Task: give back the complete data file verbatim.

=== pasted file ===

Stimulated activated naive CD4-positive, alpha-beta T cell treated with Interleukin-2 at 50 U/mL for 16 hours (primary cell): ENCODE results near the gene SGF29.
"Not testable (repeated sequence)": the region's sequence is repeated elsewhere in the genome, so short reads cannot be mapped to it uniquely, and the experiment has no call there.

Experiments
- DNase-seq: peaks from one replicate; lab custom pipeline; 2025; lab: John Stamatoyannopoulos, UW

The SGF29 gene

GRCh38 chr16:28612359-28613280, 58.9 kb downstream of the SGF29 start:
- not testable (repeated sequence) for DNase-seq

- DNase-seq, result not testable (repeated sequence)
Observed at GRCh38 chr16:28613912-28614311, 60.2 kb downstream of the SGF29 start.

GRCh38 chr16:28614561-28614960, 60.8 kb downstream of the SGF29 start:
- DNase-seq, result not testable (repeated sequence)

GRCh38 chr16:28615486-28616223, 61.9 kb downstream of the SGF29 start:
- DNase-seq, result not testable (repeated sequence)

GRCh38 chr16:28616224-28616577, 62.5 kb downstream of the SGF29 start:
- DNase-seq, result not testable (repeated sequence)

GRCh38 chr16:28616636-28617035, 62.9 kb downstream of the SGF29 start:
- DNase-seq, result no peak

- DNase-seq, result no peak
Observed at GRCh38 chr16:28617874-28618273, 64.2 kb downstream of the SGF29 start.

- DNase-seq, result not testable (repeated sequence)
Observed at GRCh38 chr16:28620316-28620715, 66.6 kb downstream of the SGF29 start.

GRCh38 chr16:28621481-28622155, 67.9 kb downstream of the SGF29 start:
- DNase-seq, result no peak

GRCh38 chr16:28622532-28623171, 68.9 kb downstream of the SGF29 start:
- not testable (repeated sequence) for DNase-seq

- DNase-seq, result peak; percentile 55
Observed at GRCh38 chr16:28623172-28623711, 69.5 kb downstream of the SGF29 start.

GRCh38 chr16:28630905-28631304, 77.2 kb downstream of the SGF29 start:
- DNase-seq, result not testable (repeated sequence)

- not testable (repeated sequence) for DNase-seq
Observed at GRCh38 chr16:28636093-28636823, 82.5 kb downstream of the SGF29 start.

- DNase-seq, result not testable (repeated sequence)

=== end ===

Stimulated activated naive CD4-positive, alpha-beta T cell treated with Interleukin-2 at 50 U/mL for 16 hours (primary cell): ENCODE results near the gene SGF29.
"Not testable (repeated sequence)": the region's sequence is repeated elsewhere in the genome, so short reads cannot be mapped to it uniquely, and the experiment has no call there.

Experiments
- DNase-seq: peaks from one replicate; lab custom pipeline; 2025; lab: John Stamatoyannopoulos, UW

The SGF29 gene

GRCh38 chr16:28612359-28613280, 58.9 kb downstream of the SGF29 start:
- not testable (repeated sequence) for DNase-seq

- DNase-seq, result not testable (repeated sequence)
Observed at GRCh38 chr16:28613912-28614311, 60.2 kb downstream of the SGF29 start.

GRCh38 chr16:28614561-28614960, 60.8 kb downstream of the SGF29 start:
- DNase-seq, result not testable (repeated sequence)

GRCh38 chr16:28615486-28616223, 61.9 kb downstream of the SGF29 start:
- DNase-seq, result not testable (repeated sequence)

GRCh38 chr16:28616224-28616577, 62.5 kb downstream of the SGF29 start:
- DNase-seq, result not testable (repeated sequence)

GRCh38 chr16:28616636-28617035, 62.9 kb downstream of the SGF29 start:
- DNase-seq, result no peak

- DNase-seq, result no peak
Observed at GRCh38 chr16:28617874-28618273, 64.2 kb downstream of the SGF29 start.

- DNase-seq, result not testable (repeated sequence)
Observed at GRCh38 chr16:28620316-28620715, 66.6 kb downstream of the SGF29 start.

GRCh38 chr16:28621481-28622155, 67.9 kb downstream of the SGF29 start:
- DNase-seq, result no peak

GRCh38 chr16:28622532-28623171, 68.9 kb downstream of the SGF29 start:
- not testable (repeated sequence) for DNase-seq

- DNase-seq, result peak; percentile 55
Observed at GRCh38 chr16:28623172-28623711, 69.5 kb downstream of the SGF29 start.

GRCh38 chr16:28630905-28631304, 77.2 kb downstream of the SGF29 start:
- DNase-seq, result not testable (repeated sequence)

- not testable (repeated sequence) for DNase-seq
Observed at GRCh38 chr16:28636093-28636823, 82.5 kb downstream of the SGF29 start.

- DNase-seq, result not testable (repeated sequence)